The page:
How did this community remain so definitively Jewish for so long? How did assimilation work differently in Minnesota? What did it mean to live in such a small eruv? What did it mean for such a tight concentration of religious Jews, living alongside far less religious Jews? And where did the idea of “Those Jews” even come from? All of these questions live in the daily lives of Jewish St. Louis Park residents, in the Jewish schools and shops that line the eruv, and the three Orthodox synagogues that all stand in opposition around the same block.
Through the stories I’ve heard, the services I’ve attended, the many Saturday afternoons I’ve walked through the eruv I’ve come closer to answering a lot of those questions, though they all continue to evade a definitive answer.
Looking at St. Louis Park has been a study in harmony and discord. At a Beth El seder I laugh with a table full of adults I’ve never met before, we eat the same foods, make the same kinds of jokes. I find myself bonding with a group of men in their sixties and seventies, all of us once lived in the same New York City neighborhood, and shopped in the same Jewish grocery store. Despite the fact that I am not from Minnesota, there is a feeling of belonging, as one woman at Darchei Noam would later describe it to us as "being part of the club” and part of a community. Even interviewing a member of the Orthodox community, I feel like we have a lot in common. We laugh over the same Yiddish expressions, and I have friends that go to the Jewish Day School her son once attended. As people greet each other on the streets during Shabbat, or in Starbucks, everyone seems to know each other. People from different Synagogues embrace, talk about their childhoods, their adolescence at St. Louis Park High, and their teenage children who go there now. At the same time, divisions among different Jewish groups are stark and impossible to ignore. Before crossing the street from Modern Orthodox synagogue Darchei Noam, to go to ultra-Orthodox Bais Yisroel, we are met with sarcastic voices saying “Good luck.” We are not permitted inside the synagogue. The mechitza inside the Orthodox synagogues feels so foreign and strange to me, I sometimes feel like an outsider or an imposter in these spaces. I understand almost none of the Hebrew phrases and Jewish laws that people will throw out in interviews. “Orthodox Judaism” is the fastest growing Jewish movement in the United States some will tell us with pride, others with worry. “They breed like rabbits” a non-religious woman will say of the Orthodox community. “What kind of Judaism is that?” an Orthodox woman asks of the Conservative and Reform movements.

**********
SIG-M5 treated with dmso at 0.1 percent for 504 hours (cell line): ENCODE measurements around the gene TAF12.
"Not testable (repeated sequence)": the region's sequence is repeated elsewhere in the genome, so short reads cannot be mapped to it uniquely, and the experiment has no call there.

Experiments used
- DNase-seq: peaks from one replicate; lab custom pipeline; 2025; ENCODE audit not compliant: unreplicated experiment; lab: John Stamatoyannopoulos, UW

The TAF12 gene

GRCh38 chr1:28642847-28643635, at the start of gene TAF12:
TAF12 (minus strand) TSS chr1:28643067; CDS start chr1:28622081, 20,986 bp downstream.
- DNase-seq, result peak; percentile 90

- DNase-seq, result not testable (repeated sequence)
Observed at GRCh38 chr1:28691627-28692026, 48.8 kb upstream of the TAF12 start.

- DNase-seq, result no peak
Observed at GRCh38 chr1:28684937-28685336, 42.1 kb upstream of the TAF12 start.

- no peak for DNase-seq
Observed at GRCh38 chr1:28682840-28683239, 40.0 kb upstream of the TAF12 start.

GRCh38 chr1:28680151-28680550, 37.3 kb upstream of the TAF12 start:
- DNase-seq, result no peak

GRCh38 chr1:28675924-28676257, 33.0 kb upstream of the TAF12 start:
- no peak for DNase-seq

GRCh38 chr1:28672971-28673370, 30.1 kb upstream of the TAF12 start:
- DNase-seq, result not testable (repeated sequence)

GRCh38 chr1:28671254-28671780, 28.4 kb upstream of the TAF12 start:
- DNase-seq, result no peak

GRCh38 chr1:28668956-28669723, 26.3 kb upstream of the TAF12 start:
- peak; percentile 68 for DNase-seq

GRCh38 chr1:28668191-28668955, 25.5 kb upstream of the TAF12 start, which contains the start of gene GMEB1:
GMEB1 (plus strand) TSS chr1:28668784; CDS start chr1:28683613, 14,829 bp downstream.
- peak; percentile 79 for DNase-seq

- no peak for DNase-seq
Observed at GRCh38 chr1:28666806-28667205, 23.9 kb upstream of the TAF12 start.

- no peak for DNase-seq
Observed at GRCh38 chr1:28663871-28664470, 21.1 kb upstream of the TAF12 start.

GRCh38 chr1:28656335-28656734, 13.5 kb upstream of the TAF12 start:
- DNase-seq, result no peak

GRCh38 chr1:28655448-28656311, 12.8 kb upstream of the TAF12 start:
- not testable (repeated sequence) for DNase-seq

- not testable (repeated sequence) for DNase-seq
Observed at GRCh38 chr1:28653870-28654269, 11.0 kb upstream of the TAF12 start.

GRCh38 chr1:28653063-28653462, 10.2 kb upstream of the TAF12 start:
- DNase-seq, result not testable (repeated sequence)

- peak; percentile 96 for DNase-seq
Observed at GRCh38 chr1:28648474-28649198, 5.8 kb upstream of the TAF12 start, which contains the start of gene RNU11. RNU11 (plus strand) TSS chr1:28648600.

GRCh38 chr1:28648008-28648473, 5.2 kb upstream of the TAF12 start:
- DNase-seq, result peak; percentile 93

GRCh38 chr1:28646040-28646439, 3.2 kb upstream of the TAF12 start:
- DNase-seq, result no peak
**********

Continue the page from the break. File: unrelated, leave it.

Everyone seems to have their own starkly different definition of Judaism, and to everyone it is held as a deeply important identity, from our most religious to our least religious interviewees. Understanding this helped me to understand some of the discomfort that existed among different Jewish communities, wondering if perhaps people felt that their Jewish identities were threatened or made less legitimate by those who understood their own Judaism very differently. This question of identity ended up driving the stories we’ve shared, and the lens through which we ultimately viewed this dynamic community. A lot of our original questions remained unanswered, or were complicated further through investigation. We could never paint a complete portrait of the “Minnesota Jewish Experience,” but I think that through the stories we shared and the people we met, we came a little closer to understanding a few pieces of that larger narrative.